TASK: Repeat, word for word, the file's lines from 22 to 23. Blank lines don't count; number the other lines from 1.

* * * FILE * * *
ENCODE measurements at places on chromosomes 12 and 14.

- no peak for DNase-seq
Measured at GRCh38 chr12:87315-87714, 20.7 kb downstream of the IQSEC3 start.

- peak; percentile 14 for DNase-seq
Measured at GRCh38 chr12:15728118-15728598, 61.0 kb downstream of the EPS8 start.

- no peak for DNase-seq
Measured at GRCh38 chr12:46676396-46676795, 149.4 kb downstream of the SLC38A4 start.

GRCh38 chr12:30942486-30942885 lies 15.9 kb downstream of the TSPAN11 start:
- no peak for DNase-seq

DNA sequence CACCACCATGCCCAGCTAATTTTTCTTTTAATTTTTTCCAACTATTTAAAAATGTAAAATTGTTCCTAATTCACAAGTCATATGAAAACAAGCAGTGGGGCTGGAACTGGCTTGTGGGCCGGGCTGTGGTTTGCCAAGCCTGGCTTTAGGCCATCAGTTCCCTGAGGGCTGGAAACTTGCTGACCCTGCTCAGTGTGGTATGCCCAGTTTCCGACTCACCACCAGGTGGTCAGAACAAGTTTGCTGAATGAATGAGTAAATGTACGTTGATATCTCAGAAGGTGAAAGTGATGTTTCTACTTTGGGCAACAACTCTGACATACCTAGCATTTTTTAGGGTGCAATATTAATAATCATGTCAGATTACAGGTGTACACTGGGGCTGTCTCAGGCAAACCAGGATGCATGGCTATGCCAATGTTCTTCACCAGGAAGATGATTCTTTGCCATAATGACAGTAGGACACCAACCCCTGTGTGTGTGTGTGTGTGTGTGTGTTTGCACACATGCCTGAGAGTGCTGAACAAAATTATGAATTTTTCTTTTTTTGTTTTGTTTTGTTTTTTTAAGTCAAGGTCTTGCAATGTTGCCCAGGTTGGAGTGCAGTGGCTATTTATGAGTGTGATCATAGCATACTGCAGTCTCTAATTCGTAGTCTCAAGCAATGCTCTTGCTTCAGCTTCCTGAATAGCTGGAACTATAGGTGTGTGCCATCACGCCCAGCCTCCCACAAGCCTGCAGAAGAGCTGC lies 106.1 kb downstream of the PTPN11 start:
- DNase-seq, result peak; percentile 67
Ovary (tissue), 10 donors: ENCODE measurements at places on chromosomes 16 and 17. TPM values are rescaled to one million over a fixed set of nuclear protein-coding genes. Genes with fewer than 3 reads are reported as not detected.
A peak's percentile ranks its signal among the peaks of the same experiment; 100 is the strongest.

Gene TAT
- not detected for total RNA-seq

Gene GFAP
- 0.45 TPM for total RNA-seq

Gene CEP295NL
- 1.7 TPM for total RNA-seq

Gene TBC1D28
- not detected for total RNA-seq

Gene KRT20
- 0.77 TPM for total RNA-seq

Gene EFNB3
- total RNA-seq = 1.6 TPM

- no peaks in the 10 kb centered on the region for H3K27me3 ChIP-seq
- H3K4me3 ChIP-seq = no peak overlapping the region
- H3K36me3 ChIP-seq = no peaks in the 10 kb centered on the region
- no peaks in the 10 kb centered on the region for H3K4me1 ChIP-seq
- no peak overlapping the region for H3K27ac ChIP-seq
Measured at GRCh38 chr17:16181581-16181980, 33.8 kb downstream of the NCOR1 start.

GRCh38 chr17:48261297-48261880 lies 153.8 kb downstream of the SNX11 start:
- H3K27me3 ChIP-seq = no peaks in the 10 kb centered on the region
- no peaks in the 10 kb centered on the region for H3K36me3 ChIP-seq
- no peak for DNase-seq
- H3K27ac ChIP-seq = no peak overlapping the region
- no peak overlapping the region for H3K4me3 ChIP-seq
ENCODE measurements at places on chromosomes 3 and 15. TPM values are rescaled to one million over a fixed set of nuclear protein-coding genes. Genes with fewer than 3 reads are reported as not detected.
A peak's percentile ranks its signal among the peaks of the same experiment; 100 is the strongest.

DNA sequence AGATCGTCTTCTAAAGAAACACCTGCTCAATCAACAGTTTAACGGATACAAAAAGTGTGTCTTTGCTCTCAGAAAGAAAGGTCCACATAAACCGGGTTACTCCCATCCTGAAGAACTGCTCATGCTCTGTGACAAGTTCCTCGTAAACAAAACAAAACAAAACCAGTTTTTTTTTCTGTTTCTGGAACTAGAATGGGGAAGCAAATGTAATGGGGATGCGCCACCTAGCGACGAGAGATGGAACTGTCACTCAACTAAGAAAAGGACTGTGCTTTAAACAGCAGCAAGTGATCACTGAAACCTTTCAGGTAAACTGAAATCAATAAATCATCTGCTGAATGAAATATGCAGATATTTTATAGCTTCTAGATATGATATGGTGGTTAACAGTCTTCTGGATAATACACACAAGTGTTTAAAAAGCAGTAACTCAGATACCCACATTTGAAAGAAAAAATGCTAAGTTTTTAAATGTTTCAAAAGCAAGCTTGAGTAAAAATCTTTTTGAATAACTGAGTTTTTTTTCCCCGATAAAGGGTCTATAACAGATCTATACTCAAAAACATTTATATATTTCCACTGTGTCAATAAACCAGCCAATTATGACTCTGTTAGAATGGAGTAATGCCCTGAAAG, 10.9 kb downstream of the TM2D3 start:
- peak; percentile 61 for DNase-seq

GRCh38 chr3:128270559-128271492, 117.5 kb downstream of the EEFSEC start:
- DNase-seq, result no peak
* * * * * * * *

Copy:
Gene KRT20
- 0.77 TPM for total RNA-seq